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Ancient Babylonian Medicine

This report will examine ancient Babylonian medicine. Under the Amorites, the "Golden Age of Babylonia" began roughly around two millennia B.C. Although this era was short-lived, the foundations of medical practice were developed. This discussion will include the geographical setting and culture, as these factors were central to the practice of medicine in ancient Babylonia--a practice which included elements of religion and magic.

The term, "Mesopotamia," is Greek for "the land between the rivers (Sigerist, 1955, p. 378)." This region comprises the geographic area between the Euphrates to the west and the Tigris in the east. Both rivers originate in the mountains of Turkey and flow southeast to the Persian Gulf. The course of the Tigris is shorter; whereas the Euphrateswhich carries more waterfollows a much more tortuous route. Near Baghdad, Iraq, the distance between the two rivers narrows. Then, upon subsequently separating again, the rivers merge at the Shatt elArab. This gives the region an hourglass shape, dividing it into Lower and Upper Mesopotamia. It was in Lower Mesopotamia, that Babylonian culture arose (Sigerist, 1955, p. 379).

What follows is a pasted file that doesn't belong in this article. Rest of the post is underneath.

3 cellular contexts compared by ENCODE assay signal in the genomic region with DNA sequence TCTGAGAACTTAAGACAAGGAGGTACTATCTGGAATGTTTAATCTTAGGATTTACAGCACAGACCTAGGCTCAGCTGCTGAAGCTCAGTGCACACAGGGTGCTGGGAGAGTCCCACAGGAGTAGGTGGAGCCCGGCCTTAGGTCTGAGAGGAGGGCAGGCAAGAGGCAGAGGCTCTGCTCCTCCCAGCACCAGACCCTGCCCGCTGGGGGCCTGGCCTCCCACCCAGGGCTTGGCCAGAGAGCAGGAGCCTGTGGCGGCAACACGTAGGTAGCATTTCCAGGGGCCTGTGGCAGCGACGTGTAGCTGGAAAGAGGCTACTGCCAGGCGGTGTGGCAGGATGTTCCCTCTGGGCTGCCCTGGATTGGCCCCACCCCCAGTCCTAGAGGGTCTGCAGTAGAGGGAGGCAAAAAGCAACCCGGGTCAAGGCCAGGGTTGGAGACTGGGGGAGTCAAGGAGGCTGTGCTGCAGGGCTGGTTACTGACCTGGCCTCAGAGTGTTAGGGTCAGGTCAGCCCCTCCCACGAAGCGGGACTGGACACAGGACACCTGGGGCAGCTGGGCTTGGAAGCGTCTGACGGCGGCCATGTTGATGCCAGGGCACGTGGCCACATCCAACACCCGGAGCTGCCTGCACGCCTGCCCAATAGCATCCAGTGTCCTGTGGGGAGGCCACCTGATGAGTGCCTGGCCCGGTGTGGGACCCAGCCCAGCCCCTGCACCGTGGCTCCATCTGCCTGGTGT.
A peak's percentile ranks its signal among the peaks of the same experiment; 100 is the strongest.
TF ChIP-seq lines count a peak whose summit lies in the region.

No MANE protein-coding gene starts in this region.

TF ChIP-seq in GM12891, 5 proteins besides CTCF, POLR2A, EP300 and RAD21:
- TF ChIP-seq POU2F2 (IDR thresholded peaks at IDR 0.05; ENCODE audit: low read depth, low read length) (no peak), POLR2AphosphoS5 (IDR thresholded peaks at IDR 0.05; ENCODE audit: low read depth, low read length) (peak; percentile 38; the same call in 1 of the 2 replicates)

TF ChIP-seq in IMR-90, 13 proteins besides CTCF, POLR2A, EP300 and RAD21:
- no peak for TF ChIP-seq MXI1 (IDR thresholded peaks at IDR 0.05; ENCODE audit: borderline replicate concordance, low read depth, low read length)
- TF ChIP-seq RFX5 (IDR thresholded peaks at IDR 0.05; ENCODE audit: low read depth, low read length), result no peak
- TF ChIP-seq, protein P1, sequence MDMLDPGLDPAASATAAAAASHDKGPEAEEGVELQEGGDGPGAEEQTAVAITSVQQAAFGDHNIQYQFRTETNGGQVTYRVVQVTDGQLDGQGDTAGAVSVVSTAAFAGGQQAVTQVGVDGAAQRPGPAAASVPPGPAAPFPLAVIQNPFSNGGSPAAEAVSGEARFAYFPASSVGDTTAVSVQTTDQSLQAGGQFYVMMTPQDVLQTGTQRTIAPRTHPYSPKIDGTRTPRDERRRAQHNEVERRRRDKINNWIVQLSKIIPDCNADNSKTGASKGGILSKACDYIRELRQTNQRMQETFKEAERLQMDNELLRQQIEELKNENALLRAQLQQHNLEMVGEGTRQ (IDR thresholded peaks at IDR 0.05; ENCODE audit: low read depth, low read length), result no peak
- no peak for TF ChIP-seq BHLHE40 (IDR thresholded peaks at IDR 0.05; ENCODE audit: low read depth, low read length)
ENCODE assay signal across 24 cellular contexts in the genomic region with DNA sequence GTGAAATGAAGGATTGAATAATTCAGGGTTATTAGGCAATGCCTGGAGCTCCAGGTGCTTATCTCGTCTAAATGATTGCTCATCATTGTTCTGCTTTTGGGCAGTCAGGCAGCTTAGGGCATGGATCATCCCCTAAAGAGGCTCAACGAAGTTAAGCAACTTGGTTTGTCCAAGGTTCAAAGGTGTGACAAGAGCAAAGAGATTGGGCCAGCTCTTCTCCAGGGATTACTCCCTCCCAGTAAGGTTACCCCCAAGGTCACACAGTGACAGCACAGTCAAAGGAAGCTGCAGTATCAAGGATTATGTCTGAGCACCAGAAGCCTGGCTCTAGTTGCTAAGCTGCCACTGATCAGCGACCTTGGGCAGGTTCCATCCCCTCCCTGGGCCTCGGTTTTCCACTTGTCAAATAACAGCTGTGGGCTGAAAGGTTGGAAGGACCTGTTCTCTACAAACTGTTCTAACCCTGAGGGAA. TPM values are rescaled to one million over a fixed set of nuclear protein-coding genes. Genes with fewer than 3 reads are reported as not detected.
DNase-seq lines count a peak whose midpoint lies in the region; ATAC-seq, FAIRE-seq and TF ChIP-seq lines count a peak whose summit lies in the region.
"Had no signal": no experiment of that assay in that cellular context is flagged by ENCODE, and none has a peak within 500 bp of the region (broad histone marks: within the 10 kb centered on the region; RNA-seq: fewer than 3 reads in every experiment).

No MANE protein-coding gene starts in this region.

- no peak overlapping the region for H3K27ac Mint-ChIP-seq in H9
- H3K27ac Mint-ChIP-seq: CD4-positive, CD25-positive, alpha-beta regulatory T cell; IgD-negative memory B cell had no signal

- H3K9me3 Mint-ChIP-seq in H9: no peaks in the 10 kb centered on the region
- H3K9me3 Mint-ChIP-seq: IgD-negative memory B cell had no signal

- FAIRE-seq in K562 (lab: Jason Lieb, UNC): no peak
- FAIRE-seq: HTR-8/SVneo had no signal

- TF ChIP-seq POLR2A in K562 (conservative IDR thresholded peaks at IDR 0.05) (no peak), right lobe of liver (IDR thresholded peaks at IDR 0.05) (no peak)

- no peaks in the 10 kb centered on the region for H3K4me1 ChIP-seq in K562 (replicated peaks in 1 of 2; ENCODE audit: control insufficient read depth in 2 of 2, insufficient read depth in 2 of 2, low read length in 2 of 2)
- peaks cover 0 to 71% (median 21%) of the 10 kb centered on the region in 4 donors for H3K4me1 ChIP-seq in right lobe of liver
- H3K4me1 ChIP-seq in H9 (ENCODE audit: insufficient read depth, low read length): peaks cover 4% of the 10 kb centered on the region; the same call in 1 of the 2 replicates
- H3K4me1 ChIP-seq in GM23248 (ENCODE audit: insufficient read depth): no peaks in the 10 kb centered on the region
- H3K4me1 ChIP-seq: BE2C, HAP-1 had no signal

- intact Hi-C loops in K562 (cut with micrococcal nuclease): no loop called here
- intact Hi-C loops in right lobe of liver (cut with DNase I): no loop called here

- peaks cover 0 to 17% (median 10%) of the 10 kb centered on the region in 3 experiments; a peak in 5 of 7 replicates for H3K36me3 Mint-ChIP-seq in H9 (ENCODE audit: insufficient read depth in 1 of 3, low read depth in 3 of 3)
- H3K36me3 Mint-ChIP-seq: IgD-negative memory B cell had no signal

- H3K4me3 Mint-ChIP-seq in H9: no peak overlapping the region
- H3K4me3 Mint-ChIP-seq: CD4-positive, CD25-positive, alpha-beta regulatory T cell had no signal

Between about 10,000 to 4,000 B.C. humans advanced from food gatherers to food producers and mesolithic cultures were gradually succeeded by the beginnings of civilization. Perhaps one of the most important developments was the domestication of wheat and barley in the Near and Middle Eastan area which includes Mesopotamia. By about 8,000 B.C., the region's climate had settled into a pattern similar to that which exists today: the lowlands were mostly hot and dry; whereas, during the winter, the hills received enough rainfall to support the cultivation of wheat. Where the land was sufficiently fertile, permanent settlements arose (Bronowski, 1973, p. 64). Better food supplies gave rise to larger populations. Rates of population growth increased even more rapidly about ...

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Ancient Babylonian Medicine. (1969, December 31). In Retrieved 01:38, March 22, 2019, from